I'm puzzled since several years on this basic aspect of quantum mechanics. Quantum theory is supposed to describe particle-wave symmetry of our world. It also describes our universe in term of bosons and fermions.
Now the experimental facts:
It seems rather easy to observe wave particle of bosons (think about photon of course) whereas they particle behaviour is pretty complicated to observe. You need stringent experimental condition to observe the particle behaviour of photons for instance.
It seems rather easy to observe particle behaviour of fermions (think about electron of course) whereas they wave behaviour is pretty complicated to observe. You need stringent experimental condition to observe the wave behaviour of electrons for instance.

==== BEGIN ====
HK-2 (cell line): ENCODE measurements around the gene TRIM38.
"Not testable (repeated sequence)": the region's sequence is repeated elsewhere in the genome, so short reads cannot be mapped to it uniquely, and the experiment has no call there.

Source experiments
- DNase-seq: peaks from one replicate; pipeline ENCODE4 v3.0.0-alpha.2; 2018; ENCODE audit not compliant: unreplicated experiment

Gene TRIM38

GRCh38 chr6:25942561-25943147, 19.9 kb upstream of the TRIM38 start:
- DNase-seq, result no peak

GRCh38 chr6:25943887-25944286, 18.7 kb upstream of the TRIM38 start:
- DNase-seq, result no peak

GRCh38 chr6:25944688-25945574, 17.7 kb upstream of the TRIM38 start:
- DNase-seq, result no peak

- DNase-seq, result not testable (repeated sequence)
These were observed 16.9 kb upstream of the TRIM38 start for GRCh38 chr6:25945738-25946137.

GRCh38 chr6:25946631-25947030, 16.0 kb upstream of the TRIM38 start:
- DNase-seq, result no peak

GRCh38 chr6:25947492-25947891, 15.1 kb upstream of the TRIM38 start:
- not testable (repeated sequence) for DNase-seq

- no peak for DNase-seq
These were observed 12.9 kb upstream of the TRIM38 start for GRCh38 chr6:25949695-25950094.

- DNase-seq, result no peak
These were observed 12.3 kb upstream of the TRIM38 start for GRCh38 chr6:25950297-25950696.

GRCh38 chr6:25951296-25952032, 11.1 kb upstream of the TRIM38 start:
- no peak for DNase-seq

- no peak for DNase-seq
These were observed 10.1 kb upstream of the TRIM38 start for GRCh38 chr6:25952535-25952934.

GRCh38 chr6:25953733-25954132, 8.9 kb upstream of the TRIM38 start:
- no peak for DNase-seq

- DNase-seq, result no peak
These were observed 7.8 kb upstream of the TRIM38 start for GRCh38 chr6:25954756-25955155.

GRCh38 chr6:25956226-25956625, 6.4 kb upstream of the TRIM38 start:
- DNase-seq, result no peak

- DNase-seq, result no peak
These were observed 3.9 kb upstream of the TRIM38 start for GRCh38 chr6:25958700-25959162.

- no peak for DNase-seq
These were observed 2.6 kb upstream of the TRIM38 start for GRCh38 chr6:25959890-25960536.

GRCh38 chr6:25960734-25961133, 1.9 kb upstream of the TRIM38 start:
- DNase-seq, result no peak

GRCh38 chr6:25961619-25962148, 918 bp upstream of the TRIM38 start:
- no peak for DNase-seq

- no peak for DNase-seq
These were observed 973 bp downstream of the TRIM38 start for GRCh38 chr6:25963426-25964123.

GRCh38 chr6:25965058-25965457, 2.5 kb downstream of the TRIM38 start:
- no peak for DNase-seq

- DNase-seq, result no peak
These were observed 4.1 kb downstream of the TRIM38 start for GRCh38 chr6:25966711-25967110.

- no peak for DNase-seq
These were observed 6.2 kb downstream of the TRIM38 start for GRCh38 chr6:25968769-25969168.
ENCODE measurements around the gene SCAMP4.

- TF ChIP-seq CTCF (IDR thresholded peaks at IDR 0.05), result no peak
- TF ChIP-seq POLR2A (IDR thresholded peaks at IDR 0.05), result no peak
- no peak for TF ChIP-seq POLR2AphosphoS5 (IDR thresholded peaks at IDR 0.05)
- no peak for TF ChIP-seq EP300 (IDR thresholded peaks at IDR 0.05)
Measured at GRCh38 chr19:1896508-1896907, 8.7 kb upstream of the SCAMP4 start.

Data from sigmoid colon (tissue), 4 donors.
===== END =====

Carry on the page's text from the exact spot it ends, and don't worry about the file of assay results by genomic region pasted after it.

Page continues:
I was just wondering if some people figure out the wave-particle behaviour in terms of fermion vs. boson classification, or if the above experimental facts are just pure coincidence.
I admit it would require a less stringent dichotomy boson/fermion, perhaps like in supersymmetry theories, that I do not know enough. Any comment are welcome.